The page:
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March 2, 2015 Reporter's Notebook

Electric suppliers pay $39M for missing renewable goals

The Connecticut Public Utilities Regulatory Authority has ordered 34 electricity suppliers to submit a total of $38.9 million in alternative compliance payments for failing to meet the state's renewable energy goals.

Connecticut's renewable portfolio standard calls for 27 percent of the state's electricity to come from Class I, II, and III sources like solar, wind, biomass, and landfill gas by 2020. Each year, companies that supply electricity to residents and businesses are required to have an increasing amount of their supply come from these renewable sources.

In 2012, the RPS called for suppliers to use 16 percent renewable power, but PURA recently ruled that 34 of the state's 42 suppliers failed to meet that goal and had to make alternative compliance payments (ACP), which are then rebated to ratepayers. Payments are due March 13.

The biggest ACP will be made by New Milford-based supplier Public Power & Utility, which owes $6.5 million. Other notable suppliers that made ACPs were TransCanada ($6.2 million), Direct Energy ($3.2 million), Hess ($5.6 million), Viridian Energy ($305,525), Discount Power ($2.8 million), and Dominion ($191,675).

The suppliers compete with utilities United Illuminating and Eversource Energy to provide ratepayers with electricity. UI and Eversource also must meet the standard. In 2012, Eversource met the standard while UI didn't and had to pay $88,942.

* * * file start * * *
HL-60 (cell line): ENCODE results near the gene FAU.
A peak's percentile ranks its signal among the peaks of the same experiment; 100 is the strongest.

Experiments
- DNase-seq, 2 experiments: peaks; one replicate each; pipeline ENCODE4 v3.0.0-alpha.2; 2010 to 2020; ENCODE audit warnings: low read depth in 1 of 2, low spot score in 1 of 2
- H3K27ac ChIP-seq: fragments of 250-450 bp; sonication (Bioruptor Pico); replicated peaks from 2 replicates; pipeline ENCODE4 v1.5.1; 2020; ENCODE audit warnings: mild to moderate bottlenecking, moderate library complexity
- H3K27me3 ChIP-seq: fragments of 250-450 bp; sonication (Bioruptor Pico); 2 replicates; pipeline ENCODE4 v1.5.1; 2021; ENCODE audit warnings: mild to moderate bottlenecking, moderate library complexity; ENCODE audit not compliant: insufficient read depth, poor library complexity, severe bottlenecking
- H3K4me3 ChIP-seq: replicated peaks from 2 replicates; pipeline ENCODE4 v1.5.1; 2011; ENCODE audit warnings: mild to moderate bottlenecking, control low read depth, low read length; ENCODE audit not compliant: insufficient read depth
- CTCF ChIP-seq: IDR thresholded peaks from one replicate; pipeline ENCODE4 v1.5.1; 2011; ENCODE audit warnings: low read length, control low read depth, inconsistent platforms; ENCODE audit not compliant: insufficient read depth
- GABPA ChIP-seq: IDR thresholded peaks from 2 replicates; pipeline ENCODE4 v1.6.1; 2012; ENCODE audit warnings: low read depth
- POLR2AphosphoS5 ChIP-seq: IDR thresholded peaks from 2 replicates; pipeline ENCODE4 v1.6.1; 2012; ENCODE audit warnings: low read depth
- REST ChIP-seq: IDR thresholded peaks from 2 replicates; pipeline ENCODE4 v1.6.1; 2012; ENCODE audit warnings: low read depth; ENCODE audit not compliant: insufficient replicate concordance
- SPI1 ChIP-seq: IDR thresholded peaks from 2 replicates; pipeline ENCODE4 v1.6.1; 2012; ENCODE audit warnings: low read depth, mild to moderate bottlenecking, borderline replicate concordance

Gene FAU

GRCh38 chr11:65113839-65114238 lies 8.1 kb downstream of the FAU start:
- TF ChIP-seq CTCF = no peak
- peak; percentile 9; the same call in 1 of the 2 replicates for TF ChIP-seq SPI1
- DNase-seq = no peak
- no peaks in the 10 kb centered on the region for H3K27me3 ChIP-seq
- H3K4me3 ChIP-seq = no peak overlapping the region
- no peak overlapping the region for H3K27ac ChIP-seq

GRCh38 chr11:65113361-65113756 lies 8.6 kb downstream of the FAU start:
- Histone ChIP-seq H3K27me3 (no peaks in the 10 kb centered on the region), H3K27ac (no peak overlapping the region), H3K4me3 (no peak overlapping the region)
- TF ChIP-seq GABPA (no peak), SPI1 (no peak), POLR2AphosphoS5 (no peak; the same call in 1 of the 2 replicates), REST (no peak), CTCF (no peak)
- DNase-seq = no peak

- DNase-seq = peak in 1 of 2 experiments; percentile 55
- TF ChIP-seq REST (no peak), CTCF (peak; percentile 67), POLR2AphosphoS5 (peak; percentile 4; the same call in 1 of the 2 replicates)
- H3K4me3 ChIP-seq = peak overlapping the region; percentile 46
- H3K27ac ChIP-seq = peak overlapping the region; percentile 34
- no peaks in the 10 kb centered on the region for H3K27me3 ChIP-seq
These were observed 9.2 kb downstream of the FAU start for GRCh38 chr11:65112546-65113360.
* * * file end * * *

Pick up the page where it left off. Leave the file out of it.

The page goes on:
To make procuring renewable energy more affordable, Gov. Dannel P. Malloy last week proposed a joint venture with Rhode Island and Massachusetts to use their collective buying power to pay for significant renewable energy projects.

The three states will seek bids this spring from wind, solar, small hydro, biomass, and fuel cell projects of at least 20 megawatts.

The states also have other goals such as diversifying the fuel mix of New England's power plants and addressing issues with winter heating and electricity reliability.

– Brad Kane

CORRECTION: A previous version of this article incorrectly stated that alternative compliance payments are used to fund renewable energy programs. That was changed in 2013 to instead use ACP to give ratepayers a rebate.

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